Another useful solar technique is solar tracking. The solar tracking mount maximizes electricity production by following the sun as it moves across the sky. Its tracking system adjusts the angle of the solar array to best match the suns location. This innovation is not yet practical for residential solar, but increases efficiency enough to be worth the investment on a utility scale project.

In 2016, we also saw upgrades in solar panel efficiency. Perovskite solar cells have seen major breakthroughs; the result is a solar panel that generates 20%+ efficiency at a low cost.

The rooftop photovoltaic solar array, or rooftop PV system, is a system that has its electricity generating solar panels installed on the rooftop of a residential or commercial building. It consists of photovoltaic modules, mounting systems, solar inverters and other accessories.

Solar panels absorb sunlight, then convert it into electricity; the solar inverter then converts the electric current from DC (direct current) to AC (alternating current). These components added with the mounting and other electrical accessories make up a working system that will allow electricity to be produced and fed into the grid. Some systems may include a solar tracking system, and integrated battery solutions to improve performance.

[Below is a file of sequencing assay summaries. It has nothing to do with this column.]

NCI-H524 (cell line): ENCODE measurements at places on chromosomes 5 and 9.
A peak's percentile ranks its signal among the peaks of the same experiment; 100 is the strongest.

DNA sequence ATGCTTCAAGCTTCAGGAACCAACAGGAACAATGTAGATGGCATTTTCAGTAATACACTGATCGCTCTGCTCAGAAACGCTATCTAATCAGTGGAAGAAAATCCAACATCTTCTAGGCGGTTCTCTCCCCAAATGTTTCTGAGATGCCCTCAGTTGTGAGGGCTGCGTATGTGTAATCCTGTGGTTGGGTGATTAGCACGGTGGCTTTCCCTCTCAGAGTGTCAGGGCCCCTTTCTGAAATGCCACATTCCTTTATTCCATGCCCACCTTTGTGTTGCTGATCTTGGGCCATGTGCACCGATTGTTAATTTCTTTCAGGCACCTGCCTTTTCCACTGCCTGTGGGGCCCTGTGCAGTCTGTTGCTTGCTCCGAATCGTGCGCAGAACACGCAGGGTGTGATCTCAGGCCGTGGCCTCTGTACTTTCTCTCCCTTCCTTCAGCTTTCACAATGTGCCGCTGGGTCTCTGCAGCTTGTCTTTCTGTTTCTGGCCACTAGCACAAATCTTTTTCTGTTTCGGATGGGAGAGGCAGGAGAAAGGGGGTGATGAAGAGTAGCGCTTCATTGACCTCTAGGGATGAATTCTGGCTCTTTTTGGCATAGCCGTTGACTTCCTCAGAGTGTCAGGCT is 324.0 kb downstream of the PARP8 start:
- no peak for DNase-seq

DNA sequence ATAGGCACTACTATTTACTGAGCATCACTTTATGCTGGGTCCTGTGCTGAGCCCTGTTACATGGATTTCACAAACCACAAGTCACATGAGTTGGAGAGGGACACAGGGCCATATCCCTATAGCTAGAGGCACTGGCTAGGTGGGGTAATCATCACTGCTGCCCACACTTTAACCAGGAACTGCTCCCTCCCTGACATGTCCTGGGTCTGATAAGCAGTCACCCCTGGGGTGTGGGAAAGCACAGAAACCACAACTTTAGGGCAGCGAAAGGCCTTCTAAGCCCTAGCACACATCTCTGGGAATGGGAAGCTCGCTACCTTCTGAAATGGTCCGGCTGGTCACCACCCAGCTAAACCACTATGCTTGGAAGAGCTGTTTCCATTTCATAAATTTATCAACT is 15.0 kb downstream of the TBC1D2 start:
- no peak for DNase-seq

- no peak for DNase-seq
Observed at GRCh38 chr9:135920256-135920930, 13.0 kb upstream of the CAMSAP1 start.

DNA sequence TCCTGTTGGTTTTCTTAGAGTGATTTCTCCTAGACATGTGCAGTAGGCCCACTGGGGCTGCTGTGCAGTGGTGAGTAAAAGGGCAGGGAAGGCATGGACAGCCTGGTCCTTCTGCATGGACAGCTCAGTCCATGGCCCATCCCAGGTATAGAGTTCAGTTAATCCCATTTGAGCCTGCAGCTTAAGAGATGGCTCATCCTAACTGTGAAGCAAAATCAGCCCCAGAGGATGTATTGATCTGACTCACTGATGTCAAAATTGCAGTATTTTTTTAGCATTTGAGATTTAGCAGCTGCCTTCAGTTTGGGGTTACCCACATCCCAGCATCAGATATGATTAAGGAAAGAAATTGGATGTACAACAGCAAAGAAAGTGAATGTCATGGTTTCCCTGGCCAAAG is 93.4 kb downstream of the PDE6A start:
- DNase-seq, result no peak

Latest developments in solar energy for the home

The increased efficiency and reduction of cost in of the panels allows for a home to have a PV system installed that can completely offset the electric bills and be cheaper than paying for electricity the traditional way. These new panels last longer, cost less, and look better than they ever have before. The panels can be hidden in the back of the house and blend in perfectly with the roof, which has resulted in the explosive growth we are seeing the residential solar market.